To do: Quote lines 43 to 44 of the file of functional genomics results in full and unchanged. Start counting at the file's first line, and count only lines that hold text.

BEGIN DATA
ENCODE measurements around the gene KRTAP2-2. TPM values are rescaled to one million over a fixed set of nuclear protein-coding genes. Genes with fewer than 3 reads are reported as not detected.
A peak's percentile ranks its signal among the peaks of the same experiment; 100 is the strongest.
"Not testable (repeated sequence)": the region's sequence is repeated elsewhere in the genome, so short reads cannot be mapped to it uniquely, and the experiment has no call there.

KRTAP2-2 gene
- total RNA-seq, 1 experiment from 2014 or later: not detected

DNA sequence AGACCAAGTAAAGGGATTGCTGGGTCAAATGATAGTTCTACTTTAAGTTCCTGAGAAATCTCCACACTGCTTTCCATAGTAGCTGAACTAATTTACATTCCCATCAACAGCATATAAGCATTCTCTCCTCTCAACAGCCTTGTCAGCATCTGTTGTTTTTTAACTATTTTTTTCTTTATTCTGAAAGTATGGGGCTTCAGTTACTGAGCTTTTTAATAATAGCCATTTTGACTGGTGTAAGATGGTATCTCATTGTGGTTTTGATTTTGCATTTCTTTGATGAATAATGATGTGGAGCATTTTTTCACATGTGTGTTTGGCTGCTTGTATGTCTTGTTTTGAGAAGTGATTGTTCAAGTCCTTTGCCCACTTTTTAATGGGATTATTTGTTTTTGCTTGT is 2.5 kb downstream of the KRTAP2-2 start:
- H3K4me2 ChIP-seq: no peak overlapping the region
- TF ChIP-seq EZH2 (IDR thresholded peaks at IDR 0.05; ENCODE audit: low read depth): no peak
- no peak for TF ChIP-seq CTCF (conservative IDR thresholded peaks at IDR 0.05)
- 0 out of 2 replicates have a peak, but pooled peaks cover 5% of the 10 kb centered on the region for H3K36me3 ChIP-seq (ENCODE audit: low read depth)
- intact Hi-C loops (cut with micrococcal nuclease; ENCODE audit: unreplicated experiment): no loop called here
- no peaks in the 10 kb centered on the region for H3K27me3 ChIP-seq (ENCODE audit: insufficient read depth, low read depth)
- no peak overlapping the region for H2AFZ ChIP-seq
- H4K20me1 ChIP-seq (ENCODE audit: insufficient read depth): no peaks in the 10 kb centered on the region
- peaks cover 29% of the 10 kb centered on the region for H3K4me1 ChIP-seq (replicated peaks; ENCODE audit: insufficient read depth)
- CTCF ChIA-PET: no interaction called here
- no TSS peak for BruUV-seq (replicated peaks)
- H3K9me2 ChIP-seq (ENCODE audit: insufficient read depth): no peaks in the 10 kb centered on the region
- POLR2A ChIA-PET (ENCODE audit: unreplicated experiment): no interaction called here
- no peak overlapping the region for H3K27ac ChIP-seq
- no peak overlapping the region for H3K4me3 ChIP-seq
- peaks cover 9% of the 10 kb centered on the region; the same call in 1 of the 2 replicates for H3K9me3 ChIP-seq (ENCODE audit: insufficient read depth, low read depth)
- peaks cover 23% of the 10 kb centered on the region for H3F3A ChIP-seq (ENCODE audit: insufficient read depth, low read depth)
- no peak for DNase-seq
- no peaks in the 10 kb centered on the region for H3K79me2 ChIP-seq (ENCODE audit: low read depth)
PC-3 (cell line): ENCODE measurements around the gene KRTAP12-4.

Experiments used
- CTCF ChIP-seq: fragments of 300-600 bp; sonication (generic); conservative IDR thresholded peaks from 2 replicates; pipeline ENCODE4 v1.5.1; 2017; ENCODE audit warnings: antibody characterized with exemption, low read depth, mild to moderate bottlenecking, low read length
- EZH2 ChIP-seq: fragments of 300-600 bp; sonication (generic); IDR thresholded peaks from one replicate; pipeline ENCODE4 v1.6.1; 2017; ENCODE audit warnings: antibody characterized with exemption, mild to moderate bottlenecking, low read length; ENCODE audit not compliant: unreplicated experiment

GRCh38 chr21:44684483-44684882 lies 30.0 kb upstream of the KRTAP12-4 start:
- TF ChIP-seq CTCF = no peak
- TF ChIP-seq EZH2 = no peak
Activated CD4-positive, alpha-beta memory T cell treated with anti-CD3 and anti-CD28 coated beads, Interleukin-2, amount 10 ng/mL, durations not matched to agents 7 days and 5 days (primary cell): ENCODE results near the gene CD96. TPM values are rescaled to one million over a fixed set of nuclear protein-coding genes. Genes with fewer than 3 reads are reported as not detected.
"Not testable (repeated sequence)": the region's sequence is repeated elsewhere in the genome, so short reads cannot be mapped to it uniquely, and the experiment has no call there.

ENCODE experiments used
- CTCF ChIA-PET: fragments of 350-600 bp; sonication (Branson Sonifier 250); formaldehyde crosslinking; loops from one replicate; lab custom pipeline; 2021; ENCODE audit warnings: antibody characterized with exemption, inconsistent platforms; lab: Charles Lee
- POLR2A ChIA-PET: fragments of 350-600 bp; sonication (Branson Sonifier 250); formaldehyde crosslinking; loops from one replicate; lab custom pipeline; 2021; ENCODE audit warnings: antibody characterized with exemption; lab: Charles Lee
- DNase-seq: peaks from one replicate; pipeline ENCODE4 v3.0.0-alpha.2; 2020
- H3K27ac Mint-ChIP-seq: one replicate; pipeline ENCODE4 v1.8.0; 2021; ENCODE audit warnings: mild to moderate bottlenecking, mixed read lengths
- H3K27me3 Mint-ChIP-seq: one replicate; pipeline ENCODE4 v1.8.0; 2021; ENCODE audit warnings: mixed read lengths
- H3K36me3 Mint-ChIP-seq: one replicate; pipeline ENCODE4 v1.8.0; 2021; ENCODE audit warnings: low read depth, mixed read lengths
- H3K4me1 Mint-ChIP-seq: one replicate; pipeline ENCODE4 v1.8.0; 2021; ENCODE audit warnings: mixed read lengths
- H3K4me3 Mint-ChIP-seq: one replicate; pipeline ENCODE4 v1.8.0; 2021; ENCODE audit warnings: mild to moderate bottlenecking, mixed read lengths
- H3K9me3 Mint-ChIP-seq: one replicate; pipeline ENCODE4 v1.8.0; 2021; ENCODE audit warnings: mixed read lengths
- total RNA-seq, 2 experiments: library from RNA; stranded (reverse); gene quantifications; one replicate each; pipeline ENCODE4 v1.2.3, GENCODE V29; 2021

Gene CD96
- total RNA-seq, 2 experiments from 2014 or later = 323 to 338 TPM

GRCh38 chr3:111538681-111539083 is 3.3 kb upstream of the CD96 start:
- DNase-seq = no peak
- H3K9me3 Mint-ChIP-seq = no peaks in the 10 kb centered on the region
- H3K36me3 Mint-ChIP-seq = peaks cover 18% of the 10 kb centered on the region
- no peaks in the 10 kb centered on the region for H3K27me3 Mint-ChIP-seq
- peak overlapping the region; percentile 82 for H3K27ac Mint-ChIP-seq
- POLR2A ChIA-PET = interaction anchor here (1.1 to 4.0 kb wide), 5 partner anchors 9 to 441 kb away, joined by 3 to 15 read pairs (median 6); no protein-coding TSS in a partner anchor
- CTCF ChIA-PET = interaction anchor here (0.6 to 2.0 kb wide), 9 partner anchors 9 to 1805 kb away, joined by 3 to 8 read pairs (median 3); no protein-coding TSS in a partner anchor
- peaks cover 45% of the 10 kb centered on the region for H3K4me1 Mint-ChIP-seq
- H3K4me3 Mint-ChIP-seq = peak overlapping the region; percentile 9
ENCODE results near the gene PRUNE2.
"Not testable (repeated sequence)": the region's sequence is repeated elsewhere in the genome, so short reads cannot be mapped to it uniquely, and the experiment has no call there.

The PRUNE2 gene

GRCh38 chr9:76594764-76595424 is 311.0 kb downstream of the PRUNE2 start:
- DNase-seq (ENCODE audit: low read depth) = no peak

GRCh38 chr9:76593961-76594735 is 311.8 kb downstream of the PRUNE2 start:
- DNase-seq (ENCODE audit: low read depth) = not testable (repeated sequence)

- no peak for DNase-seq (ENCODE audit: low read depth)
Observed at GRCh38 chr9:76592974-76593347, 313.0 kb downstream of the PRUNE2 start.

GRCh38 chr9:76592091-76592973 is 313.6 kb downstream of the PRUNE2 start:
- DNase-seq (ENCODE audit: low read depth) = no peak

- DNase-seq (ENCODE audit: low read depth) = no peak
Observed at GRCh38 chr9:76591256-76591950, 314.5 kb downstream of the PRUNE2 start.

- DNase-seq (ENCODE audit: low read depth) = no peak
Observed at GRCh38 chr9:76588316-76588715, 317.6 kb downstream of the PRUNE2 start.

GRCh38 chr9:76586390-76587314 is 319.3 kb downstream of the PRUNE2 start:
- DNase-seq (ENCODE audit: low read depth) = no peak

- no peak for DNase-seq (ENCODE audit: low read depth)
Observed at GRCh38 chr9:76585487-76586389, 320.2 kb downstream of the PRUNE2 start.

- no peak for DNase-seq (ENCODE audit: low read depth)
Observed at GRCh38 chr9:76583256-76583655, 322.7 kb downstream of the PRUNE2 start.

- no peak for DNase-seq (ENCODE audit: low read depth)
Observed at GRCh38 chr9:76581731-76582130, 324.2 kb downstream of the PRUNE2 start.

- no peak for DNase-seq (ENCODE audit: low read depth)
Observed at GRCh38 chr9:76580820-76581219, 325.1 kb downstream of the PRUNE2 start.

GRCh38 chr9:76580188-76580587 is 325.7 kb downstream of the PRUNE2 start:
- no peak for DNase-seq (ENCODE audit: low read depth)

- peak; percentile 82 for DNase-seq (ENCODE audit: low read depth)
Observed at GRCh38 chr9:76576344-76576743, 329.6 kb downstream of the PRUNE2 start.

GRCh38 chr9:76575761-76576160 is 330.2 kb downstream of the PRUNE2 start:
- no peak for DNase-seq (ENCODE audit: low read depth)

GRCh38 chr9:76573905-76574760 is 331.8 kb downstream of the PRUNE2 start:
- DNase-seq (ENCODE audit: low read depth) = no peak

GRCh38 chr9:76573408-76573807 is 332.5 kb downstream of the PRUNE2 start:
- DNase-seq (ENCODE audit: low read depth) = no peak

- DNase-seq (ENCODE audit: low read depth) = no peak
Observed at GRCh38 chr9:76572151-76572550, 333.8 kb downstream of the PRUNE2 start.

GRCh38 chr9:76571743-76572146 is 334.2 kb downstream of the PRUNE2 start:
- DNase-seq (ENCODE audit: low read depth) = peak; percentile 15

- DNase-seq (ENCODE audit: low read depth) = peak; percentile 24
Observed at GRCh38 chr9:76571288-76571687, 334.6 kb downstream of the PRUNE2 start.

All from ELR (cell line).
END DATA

- H3K4me3 Mint-ChIP-seq: one replicate; pipeline ENCODE4 v1.8.0; 2021; ENCODE audit warnings: mild to moderate bottlenecking, mixed read lengths
- H3K9me3 Mint-ChIP-seq: one replicate; pipeline ENCODE4 v1.8.0; 2021; ENCODE audit warnings: mixed read lengths